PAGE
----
Imperial’s Undergraduate Primary Care Education team is composed of over thirty staff, trainees and students led by Dr Sonia Kumar. It delivers over twelve courses across the medical degree. The team’s vision is to make a transformational, socially accountable difference to students, patients and communities.
The team is divided into three educational Communities of Practice, ‘eCoPs’, each with diverse membership including educators, students, administrators, managers and clinical academics. These eCoPs meet regularly, exploring their educational work together to guide course development and research.
Impact of work
The collaborative eCoP structure has significantly impacted on development of a team growth mind-set and peer-supported team interactions. The ability to translate vision into practice through the eCoPs has been instrumental to the team’s outputs. They have developed numerous innovative courses incorporating real-world projects, drawing on a range of pedagogies including service, longitudinal and transformational learning.
Service learning - the Community Action Project. Students work with their GP practice and local stakeholders including patient and charity groups to identify and address a community need. Students are peer-assessed on areas such as needs analysis, delivery of an intervention, evaluation, sustainability, creativity and leadership. Evaluation highlighted increased student motivation, awareness of population needs and the value of partnership working.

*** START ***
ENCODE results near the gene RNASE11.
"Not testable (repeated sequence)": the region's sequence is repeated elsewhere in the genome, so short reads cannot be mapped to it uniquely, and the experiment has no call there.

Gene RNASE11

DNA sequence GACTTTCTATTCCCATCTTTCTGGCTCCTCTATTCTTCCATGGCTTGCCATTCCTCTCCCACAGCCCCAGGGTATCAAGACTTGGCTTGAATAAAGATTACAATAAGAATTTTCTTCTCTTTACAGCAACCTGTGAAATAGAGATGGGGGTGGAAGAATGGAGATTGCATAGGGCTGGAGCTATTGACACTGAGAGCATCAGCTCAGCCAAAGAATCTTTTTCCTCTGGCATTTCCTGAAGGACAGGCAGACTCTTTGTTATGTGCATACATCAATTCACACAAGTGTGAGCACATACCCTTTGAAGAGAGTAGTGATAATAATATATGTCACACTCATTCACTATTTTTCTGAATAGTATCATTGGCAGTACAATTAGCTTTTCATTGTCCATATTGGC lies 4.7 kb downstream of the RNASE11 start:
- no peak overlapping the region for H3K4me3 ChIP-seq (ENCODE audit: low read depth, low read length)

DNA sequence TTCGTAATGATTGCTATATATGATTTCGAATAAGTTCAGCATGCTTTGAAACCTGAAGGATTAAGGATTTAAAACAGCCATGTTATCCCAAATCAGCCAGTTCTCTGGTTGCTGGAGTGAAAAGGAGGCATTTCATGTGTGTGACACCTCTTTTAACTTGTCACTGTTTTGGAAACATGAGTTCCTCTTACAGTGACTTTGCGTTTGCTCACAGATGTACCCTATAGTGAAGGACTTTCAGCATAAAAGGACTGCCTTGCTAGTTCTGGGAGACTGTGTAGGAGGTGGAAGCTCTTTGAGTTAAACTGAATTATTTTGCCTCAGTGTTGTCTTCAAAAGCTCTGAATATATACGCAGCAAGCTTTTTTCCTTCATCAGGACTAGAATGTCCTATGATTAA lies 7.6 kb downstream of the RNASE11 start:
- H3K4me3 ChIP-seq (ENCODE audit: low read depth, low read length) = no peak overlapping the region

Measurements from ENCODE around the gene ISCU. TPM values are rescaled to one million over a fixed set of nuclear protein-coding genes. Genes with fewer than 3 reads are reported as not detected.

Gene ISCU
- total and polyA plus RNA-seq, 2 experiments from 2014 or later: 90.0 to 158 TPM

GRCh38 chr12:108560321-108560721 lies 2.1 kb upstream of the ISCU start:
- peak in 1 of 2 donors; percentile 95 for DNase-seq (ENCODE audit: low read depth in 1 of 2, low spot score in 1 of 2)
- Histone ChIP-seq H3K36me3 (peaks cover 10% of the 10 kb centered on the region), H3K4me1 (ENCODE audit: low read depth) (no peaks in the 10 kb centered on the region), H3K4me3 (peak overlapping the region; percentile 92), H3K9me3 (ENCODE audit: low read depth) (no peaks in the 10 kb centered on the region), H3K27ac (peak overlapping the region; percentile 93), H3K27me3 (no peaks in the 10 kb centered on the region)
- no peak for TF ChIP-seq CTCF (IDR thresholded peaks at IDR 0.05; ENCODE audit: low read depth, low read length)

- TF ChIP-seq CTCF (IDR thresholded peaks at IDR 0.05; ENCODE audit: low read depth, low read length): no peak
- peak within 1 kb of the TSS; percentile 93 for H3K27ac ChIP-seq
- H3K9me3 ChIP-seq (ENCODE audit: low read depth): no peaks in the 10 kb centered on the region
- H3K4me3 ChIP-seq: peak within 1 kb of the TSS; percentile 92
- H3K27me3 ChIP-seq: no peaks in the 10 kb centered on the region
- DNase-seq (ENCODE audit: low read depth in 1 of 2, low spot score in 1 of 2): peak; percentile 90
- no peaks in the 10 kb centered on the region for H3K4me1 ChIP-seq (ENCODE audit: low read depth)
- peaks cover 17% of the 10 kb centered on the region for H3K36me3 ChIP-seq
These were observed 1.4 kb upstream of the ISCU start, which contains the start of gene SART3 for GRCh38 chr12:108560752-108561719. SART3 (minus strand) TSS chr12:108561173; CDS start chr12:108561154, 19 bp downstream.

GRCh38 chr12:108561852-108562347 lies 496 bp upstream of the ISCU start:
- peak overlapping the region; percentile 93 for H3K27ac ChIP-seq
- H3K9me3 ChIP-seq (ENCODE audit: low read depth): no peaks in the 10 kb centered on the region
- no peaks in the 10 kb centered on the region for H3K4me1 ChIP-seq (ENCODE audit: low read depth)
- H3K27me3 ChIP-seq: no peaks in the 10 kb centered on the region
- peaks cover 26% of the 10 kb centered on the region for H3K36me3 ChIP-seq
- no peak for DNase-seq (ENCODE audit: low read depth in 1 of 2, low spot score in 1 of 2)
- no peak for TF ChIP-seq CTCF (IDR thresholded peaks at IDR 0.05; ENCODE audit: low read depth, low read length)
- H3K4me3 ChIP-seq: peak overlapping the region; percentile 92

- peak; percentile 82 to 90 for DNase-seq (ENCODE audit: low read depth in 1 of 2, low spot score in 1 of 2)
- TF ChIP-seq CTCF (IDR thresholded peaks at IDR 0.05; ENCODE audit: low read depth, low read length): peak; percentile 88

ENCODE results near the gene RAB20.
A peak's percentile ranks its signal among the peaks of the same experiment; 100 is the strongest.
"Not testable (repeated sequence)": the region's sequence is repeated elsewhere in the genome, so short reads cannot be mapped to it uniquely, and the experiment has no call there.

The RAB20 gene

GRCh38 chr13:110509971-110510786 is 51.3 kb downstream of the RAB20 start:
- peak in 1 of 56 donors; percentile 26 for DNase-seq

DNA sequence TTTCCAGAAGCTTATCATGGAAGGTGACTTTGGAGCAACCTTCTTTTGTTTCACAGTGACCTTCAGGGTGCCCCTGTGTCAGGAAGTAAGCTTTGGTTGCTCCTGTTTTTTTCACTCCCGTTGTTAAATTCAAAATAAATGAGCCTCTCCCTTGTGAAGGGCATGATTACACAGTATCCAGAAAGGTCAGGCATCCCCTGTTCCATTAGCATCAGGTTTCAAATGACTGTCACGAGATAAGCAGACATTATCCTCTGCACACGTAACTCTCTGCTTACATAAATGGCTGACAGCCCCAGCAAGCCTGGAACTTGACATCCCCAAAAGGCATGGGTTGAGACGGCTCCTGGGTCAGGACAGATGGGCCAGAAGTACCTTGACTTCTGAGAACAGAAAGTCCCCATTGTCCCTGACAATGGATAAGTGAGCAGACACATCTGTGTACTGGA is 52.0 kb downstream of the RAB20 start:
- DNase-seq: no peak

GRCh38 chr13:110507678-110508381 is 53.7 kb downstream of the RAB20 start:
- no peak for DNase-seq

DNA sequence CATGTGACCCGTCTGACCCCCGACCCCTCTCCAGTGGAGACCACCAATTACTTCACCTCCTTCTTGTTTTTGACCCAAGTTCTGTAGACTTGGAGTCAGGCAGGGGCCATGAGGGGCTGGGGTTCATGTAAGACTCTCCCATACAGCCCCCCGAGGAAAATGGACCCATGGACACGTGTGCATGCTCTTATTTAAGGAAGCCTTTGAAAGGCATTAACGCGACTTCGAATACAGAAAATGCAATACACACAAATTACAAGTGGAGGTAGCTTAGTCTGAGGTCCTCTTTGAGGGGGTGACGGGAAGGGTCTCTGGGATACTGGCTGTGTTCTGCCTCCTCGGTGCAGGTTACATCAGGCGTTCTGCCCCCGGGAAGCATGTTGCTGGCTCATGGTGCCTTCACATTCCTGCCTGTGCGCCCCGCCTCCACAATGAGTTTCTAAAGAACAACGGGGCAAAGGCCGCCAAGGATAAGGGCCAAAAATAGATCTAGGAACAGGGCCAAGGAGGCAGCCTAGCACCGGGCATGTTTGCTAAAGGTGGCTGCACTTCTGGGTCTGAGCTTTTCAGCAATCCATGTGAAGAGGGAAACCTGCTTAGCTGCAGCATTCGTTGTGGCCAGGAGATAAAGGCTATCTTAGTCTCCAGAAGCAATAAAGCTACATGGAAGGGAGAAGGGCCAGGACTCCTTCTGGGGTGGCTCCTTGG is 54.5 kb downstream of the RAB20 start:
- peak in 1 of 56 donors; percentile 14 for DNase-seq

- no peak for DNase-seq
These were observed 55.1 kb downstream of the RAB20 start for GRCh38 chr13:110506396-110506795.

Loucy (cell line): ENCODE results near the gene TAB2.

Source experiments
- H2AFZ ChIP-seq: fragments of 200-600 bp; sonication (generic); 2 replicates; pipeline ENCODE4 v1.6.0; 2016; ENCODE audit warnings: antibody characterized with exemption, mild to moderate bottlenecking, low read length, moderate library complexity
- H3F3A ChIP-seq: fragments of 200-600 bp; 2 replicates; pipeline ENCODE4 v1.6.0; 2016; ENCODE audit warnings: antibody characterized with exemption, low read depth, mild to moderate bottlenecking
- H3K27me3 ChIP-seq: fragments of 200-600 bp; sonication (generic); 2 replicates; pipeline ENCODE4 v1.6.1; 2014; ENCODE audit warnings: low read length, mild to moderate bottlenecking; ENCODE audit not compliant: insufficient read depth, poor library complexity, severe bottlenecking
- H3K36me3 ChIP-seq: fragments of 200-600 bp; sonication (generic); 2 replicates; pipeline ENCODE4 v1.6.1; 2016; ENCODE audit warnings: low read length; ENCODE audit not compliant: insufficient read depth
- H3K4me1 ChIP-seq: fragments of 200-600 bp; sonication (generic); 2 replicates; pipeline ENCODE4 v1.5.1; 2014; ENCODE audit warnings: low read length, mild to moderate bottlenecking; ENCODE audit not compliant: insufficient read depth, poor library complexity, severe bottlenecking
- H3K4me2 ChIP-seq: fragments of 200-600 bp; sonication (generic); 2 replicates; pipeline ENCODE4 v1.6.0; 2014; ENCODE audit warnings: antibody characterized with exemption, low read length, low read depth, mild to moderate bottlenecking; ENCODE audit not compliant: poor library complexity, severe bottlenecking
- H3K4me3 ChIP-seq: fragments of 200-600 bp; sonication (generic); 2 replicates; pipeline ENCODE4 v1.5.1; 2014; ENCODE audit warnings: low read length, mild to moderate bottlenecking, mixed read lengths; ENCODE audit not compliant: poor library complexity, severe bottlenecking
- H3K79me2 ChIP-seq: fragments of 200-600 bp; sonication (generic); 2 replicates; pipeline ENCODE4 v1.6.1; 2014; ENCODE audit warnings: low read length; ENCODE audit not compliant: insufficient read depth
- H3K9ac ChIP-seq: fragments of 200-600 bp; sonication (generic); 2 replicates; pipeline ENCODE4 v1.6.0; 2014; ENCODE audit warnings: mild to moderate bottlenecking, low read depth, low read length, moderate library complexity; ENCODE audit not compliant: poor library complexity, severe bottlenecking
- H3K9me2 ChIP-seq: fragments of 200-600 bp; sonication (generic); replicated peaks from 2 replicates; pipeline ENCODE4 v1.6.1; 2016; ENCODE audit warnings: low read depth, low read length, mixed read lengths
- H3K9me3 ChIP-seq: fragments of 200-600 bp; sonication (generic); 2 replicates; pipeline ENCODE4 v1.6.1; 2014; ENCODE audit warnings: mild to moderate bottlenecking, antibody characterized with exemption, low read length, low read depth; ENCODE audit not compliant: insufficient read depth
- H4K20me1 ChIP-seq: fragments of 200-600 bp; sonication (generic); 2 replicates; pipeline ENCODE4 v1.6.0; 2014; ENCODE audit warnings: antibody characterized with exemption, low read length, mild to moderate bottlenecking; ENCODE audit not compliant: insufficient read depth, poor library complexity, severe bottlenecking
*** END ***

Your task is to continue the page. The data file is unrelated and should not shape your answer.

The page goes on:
Longitudinal Learning - through the Integrated Clinical Apprenticeship: Students actively follow and work with a patient caseload throughout the year, with weekly tutorials alongside their traditional undergraduate medical curriculum. Research found impacts of this approach on students’ professional values and skills including development of empathy, tolerance of uncertainty and preparation to practice as a doctor.
Transformational learning - through Coaching Skills Training for Educators and Students. Educators are trained in coaching skills to support students in difficulty, promote effective approaches to studying and develop inclusive group facilitation skills. The coaching training for students nurtured an ability to hold empowering conversations with patients, and develop an inclusive patient-centred mind-set.
Plans for the future
The team’s vision and creative approach has catalysed an important symbiosis to emerge between students acting as agents of social change, and patients acting as the authentic living curriculum for our future doctors.